It isn’t clear whether the problem here is that people were abusing it; Amazon didn’t say why it had decided to discontinue the service. Some analysts, in fact, believe that this was Amazon’s plan all along – to attract people with low storage prices and then hope they’ll stay when the prices went up. “Remember, this is the consumer market; and while more technically advanced users may utilize a multi-cloud strategy, moving from one cloud to another is a daunting task for most, and one that most people will balk at. Imagine a customer who has 1.5TB stored on Amazon Drive, their propensity to move all that data, and any links, pointers, etc. that pointed to that data, is very small,” writes Neuralytix. “They are more likely to pay the extra $60/year to allow the data to remain at Amazon. Neuralytix believes that this was Amazon’s intent from the beginning, and we believe that they have executed their plan very well.”
In the meantime, all U.S. customers receive 5 GB of free storage for use with Amazon Drive and Prime Photos, and Prime members continue to receive unlimited photo storage as a benefit of their Prime membership, Amazon said. Also, photos taken with and uploaded to Amazon Drive from a Fire Phone or eligible Fire tablet are stored for free in an Amazon Drive, and Kindle personal documents stored in your Amazon Drive using Send to Kindle tools and services do not count against your Amazon Drive storage limit, the company added.
There isn’t often much that’s new and different about e-discovery lately, but a lot of legal people are excited about a new word: proportionality.
Basically, proportionality means asking for a reasonable amount of electronic documents in the context of the legal case you’re fighting – the don’t-use-a-sledgehammer-to-swat-a-fly theory. And, expectedly, the reason it’s coming up is that in some legal cases, people weren’t being proportional, and as we’re reaching the 18-month anniversary of implementing the proportionality rule, judges are calling them on it.
Of course you remember that proportionality came up during the most recent revision to the Federal Rules for Civil Procedure, which were modified in 2006 to support electronic discovery and enhanced in 2015, taking effect on December 1. Proportionality had actually been a thing in regular paper discovery, but of course when it’s so easy to say “Give me every piece of email for the past 20 years,” it was much more critical in the age of e-discovery, when it was being used for fishing expeditions. But it’s taken until now for the legal profession and the courts to really start sinking their teeth into the whole proportionality thing.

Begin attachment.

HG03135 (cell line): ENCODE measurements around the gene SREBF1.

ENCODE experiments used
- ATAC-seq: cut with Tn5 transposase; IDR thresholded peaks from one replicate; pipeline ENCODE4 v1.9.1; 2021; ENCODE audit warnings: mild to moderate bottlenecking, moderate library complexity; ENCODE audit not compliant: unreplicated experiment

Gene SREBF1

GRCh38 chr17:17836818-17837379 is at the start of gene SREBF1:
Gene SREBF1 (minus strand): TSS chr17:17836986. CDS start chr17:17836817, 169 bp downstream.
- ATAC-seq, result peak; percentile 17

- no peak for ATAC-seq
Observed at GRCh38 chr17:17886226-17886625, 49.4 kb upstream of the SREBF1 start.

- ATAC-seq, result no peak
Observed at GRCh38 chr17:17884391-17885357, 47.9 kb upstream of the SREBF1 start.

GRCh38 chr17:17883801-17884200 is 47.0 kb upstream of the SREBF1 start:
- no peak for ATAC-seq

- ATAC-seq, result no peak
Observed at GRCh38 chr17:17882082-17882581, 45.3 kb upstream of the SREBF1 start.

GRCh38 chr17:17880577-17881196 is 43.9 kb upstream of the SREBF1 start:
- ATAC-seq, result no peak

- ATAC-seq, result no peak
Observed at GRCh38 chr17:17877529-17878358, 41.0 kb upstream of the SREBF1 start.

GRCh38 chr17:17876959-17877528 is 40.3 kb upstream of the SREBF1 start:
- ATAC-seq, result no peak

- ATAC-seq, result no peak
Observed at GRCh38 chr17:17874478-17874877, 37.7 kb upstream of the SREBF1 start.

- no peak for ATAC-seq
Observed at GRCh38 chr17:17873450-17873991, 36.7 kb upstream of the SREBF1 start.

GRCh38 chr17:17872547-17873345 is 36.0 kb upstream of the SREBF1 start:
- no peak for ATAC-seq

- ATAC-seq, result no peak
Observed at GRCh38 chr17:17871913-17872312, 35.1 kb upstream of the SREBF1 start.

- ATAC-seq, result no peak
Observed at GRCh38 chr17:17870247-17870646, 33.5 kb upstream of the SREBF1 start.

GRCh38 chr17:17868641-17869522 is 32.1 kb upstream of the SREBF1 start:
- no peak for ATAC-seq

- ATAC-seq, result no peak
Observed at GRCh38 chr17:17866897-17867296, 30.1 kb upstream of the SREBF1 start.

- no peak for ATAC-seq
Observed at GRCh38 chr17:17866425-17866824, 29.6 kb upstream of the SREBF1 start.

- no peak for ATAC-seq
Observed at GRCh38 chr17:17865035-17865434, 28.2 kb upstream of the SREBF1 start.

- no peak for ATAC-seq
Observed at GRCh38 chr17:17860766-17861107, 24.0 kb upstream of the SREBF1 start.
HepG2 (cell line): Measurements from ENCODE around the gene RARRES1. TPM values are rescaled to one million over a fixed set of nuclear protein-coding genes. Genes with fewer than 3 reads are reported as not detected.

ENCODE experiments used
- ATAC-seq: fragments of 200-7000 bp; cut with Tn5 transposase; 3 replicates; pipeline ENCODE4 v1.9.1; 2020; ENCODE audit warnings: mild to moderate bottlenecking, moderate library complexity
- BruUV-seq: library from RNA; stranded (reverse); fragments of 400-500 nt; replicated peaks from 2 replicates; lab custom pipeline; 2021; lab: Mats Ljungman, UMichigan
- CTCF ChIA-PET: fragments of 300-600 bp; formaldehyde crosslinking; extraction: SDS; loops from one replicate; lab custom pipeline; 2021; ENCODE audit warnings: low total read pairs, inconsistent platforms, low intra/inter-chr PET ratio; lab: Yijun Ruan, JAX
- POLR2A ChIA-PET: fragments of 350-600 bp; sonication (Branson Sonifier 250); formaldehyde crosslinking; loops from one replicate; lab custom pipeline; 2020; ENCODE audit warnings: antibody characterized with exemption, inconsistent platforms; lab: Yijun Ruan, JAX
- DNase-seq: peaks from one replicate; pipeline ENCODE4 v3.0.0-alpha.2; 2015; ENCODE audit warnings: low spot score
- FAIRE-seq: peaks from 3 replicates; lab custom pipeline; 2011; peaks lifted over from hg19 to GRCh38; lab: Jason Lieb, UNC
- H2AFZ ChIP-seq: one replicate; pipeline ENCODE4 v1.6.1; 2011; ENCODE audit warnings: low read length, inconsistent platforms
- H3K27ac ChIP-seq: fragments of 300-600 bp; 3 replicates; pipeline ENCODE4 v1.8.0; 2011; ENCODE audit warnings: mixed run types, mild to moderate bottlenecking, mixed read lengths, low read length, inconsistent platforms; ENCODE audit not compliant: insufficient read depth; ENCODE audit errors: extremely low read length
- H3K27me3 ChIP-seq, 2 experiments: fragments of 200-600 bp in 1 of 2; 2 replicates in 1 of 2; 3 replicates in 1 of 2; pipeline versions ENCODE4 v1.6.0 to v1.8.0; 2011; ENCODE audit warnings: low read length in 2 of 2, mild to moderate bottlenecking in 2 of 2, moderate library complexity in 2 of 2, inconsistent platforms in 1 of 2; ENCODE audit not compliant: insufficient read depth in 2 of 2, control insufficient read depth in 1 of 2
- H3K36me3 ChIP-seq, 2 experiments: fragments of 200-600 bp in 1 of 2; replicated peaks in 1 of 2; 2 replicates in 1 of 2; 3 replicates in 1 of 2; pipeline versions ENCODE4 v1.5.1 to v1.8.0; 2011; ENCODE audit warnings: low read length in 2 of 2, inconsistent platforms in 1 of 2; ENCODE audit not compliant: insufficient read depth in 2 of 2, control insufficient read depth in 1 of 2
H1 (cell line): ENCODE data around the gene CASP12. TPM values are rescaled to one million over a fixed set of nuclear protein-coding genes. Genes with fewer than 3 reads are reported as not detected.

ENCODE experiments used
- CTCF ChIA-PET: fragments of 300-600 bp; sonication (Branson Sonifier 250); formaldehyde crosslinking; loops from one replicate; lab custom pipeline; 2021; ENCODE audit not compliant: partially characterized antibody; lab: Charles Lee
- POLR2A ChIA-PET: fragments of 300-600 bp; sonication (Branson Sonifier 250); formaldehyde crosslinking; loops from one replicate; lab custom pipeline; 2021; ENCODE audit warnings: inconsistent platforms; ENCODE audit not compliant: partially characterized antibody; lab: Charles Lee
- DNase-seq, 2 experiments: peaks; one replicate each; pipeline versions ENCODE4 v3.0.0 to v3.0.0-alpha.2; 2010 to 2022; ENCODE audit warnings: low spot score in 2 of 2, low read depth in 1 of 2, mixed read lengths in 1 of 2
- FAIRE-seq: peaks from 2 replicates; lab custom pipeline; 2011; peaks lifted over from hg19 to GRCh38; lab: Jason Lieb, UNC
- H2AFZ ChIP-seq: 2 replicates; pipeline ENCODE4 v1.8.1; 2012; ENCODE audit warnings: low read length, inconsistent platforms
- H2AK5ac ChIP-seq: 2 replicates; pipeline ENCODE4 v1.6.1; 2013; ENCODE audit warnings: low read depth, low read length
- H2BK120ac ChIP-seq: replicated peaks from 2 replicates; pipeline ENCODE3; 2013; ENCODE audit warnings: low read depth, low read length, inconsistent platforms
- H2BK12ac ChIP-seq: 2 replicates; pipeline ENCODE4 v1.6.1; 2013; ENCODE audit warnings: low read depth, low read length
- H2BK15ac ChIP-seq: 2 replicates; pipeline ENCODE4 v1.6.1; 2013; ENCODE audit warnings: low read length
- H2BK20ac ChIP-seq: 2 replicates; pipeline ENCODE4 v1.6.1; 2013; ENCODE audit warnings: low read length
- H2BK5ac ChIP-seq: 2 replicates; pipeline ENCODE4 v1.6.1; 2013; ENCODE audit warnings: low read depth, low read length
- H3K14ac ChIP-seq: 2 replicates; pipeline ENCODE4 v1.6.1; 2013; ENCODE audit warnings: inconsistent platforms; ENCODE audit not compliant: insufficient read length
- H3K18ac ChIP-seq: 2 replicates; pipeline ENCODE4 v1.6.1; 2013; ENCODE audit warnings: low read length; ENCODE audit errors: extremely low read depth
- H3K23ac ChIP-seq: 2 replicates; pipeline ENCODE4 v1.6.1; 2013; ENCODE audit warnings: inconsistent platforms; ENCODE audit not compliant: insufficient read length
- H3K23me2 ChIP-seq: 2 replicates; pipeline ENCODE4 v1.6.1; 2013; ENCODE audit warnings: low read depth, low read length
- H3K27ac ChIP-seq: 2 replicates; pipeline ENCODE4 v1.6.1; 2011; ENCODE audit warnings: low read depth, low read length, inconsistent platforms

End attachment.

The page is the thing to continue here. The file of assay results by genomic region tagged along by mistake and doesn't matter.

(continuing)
“Within days of its enactment, amended Rule 26(b)(1) began being utilized and referenced in opinions,” write H. Chrisopher Boehning and Daniel Tahl in the New York Law Journal. “Dozens of courts have cited to the amended Rule and many have conducted a proportionality analysis,” they write. “One court even noted that ‘proportionality has become the new black, in discovery litigation, with parties invoking the objection with increasing frequency.’ Some of these early decisions underscore that judges are now focused on proportionality when deciding whether to grant or deny motions to compel discovery.”
Boehning and Tahl went on to describe three recent cases where judges had thrown out e-discovery requests for being overly broad – or, in other words, not proportional. For example, in one case, judges found that complying with an e-discovery request could involve a search of “as many as a million pages” and a review of potentially “200,000 pages” to result in a small number of documents, the court writes.
At the same time, simply saying that a request is not proportional is not a Get Out of Jail Free card for defendants, writes Michael Miles for the American Bar Association. “Defense counsel must be prepared to demonstrate why it is not proportional,” he writes. “This will require a thorough understanding of both the claims asserted—to show how the discovery at issue is not significant to resolving the case—and the available sources of information to potentially offer less burdensome alternatives. A plaintiff may not be entitled to a full search of all electronically stored information where a simple interrogatory would suffice.”